This is a partial transcript from Your World with Neil Cavuto, July 16, 2003, that was edited for clarity. Click here for complete access to all of Neil Cavuto's CEO interviews.

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TERRY KEENAN, GUEST HOST: Well, if Sir Richard Branson gets his way, we could be flying cheap but still in style. The Virgin Group (search) chairman stating his plans to enter the U.S. market today. This on the very same day that he unveiled a plushy new upper-class cabin for his Virgin Atlantic fleet.

Joining me now from London, the man continuing to reach new heights, Sir Richard Branson.

And welcome. Good to have you with us.

SIR RICHARD BRANSON, VIRGIN GROUP CHAIRMAN: Good to be here, Terry.

KEENAN: I know. It’s late over there.

First of all, let’s talk about your plans to enter the U.S. market. I assume you’ll go up against the likes of JetBlue (JBLU) and Southwest (LUV). Why do you want to get into business here?

BRANSON: Well, I think that there are two different kinds of airlines. There’s the low-cost concept, which, I think, is perfect for shorter flights, and then there’s the long-haul market, which Virgin Atlantic serves, where we believe you’ve got to try to create the best- quality airline.

In America, you have got two very good low-cost airlines, Southwest and JetBlue, but there are many, many, many cities they don’t fly to, and I think, you know, Virgin has a very strong brand. We’ve been very successful in the mobile phone business in America and with Virgin Atlantic and the Mega stores.

And we think that there’s room for a third low-cost carrier in the States, like Virgin does in Australia very successfully. We think Virgin America will do very well in America.

KEENAN: Is that what you call it -- Virgin America -- because your Australian airline is Virgin Blue?

BRANSON: We have completely settled on the name. I mean our planes are actually red, so we may call it Virgin Red. But, in America, we call it Virgin Blue because redheads in Australia are called “blueys.” But we’ll see. But I suspect it will have Virgin somewhere in it.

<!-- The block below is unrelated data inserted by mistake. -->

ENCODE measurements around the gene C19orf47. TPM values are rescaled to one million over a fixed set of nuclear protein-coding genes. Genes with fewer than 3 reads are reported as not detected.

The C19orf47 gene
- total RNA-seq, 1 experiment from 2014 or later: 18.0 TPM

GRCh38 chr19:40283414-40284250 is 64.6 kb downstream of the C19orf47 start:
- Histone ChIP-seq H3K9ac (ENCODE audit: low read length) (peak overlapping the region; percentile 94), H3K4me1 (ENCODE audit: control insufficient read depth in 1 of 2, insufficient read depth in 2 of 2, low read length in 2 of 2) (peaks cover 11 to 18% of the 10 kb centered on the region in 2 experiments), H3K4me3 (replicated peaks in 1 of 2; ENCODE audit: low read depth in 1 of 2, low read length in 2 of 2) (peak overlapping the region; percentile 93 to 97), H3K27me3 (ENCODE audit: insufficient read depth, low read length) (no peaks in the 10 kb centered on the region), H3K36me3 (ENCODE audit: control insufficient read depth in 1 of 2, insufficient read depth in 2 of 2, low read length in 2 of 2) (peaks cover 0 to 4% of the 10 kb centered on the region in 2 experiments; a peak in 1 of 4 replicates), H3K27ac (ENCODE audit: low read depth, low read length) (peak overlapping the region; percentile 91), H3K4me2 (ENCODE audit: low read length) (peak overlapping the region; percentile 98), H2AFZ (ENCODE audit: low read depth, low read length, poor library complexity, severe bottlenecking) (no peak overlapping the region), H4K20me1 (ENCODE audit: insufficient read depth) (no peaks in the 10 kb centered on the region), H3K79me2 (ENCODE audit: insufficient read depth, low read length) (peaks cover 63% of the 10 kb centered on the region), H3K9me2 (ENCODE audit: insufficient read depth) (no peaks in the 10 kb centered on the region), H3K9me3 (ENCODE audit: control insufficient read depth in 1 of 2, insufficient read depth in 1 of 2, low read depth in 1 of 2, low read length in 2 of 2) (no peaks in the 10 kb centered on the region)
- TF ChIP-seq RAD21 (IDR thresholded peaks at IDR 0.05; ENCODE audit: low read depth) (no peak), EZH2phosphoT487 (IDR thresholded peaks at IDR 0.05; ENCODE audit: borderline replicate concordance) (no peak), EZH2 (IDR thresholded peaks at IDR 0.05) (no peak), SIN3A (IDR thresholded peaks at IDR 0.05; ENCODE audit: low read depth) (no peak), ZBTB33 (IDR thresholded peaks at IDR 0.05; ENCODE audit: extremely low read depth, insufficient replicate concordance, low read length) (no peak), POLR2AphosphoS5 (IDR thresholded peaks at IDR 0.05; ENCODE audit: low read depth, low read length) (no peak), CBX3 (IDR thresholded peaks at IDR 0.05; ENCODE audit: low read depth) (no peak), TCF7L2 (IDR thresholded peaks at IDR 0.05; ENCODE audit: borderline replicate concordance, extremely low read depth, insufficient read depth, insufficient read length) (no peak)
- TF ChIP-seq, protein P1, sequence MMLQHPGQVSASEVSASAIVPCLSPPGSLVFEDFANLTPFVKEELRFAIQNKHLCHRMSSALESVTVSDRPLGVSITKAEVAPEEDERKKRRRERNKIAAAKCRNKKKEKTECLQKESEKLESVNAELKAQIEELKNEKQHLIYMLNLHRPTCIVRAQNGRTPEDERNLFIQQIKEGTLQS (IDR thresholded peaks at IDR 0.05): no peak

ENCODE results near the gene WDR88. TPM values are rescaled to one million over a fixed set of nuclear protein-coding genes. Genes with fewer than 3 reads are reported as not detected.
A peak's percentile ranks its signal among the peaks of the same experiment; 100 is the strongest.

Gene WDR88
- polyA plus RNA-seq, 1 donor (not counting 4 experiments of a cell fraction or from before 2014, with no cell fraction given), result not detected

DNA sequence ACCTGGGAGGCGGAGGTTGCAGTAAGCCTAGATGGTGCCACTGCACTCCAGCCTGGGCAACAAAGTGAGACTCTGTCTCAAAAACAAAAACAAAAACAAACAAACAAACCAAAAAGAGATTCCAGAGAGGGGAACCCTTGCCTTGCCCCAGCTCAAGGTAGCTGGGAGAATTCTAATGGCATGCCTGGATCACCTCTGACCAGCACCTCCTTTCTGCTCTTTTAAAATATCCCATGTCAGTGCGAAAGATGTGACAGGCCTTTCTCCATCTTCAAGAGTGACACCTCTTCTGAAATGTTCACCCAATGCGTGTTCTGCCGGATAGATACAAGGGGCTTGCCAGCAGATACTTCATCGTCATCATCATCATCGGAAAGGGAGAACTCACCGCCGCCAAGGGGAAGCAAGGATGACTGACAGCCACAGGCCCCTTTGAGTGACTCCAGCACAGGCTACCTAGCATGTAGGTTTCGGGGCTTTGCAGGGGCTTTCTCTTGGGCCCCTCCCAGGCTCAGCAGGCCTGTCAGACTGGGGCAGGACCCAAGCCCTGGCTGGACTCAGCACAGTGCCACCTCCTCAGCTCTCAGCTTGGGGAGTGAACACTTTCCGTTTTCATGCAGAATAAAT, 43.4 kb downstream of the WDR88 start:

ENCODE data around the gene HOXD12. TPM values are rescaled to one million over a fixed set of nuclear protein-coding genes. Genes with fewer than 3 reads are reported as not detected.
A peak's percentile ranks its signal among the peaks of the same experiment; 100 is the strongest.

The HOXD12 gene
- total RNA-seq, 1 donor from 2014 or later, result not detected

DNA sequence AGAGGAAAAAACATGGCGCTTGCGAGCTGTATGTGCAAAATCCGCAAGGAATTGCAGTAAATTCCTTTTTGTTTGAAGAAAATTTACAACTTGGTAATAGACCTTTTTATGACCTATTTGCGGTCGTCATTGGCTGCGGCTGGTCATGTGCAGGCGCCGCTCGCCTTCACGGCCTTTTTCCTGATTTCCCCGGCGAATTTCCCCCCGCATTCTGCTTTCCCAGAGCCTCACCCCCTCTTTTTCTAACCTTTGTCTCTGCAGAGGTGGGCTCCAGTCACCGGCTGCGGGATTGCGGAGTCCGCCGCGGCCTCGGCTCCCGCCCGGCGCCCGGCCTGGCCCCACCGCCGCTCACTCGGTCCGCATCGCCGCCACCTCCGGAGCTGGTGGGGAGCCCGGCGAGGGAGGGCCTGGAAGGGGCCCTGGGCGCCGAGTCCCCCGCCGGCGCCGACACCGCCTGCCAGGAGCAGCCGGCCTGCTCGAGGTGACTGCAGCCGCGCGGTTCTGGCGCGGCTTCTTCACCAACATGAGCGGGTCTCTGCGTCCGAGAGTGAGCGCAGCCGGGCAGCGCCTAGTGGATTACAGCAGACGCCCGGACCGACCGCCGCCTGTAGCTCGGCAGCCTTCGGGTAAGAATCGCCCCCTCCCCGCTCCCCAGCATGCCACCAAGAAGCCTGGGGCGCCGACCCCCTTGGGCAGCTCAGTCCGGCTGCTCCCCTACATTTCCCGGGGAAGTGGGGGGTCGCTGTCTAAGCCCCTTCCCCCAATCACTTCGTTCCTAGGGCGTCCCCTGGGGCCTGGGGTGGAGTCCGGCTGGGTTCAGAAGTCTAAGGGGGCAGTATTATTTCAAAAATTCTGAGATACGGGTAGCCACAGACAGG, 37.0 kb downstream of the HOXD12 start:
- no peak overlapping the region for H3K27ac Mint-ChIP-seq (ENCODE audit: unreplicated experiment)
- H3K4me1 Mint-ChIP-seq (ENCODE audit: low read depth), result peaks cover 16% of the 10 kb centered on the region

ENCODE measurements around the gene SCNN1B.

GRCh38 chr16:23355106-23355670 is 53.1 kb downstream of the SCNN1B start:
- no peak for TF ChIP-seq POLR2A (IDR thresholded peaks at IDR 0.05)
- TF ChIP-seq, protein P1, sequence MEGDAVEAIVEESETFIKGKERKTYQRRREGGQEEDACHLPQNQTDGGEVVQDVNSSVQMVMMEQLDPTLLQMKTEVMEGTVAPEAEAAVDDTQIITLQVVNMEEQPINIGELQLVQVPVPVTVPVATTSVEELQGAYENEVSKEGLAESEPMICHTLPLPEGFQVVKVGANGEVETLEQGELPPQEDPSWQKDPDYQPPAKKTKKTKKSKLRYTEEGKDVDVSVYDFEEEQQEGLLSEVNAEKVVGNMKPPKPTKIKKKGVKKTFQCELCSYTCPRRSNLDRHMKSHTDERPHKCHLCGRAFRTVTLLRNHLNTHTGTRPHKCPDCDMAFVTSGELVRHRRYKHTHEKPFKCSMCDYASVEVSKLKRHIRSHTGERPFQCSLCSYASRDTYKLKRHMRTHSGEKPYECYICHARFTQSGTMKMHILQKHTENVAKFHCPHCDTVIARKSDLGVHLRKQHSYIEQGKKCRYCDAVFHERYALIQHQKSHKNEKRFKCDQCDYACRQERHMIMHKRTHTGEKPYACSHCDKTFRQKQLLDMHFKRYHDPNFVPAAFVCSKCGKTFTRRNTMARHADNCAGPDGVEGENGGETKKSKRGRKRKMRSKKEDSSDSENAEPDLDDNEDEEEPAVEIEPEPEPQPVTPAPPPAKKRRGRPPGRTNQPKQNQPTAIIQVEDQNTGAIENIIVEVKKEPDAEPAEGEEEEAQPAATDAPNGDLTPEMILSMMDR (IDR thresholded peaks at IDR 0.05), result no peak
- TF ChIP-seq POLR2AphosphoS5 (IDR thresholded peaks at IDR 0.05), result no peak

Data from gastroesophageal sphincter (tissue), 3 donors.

KEENAN: Somehow I suspect that.

Let’s talk about your new upper-class here. I mean the less time I flew on Virgin, your upper class was pretty plush to begin with. You’re adding some bells and whistles, though?

BRANSON: Yes. You know, sadly, it looks like BA are going to ground Concorde in October. So there’s going to be a lot of Concorde flyers that are going to have to go somewhere.

We want them to fly on Virgin Atlantic, so we’ve created the most super luxury first-class cabin in the world. We’ve got separate stand-up bars. We’ve got separate masseuse areas. You’ll sit in a leather armchair when you get on board.

But, when you want to go to sleep, that armchair will turn into a completely flat mattress, you know, much larger and much, you know, longer and wider than any other first-class seat in the world. Basically, we’re just trying to knock the competition for six in the upper- market area.

But, instead of charging a first-class price, we’re going to charge a business-class fare, and we’re also going to take BA on and the other major airlines on the fares as well.

KEENAN: So it sounds like you’re trying to make it so nice that passengers don’t realize that they’re not going the speed of sound?

BRANSON: Yes. Obviously, the sad thing about Concorde -- and we’re still trying to fight to keep Concorde flying and -- if possible, you know, prize Concorde from British Airways and keep it flying, but failing that, we believe that super-luxury travel should exist on long haul.

KEENAN: I just want to ask you another quick question now. Your prime minister will be doing some flying, coming here to Washington on Thursday. How are things going for him in terms of public opinion over there?

BRANSON: Well, I think it’s proved quite difficult since the war because, you know, the premise for going to the war is being questioned, and I think that, you know, his popularity ratings have gone down, and I suspect, at the moment, he’s more popular in America than he is in the U.K., but I think he’ll bounce back.

KEENAN: You do? And this trip, you think, will perhaps help him?

BRANSON: I mean I would hope so. I mean I think, you know, the one positive thing that’s come out of the last, you know, few months is the closeness that Britain has with America, but, you know, obviously, difficulties have come out of it as well.

KEENAN: All right. Thanks for your thoughts on everything. Congratulations on your move to come to the U.S.

BRANSON: Thank you.

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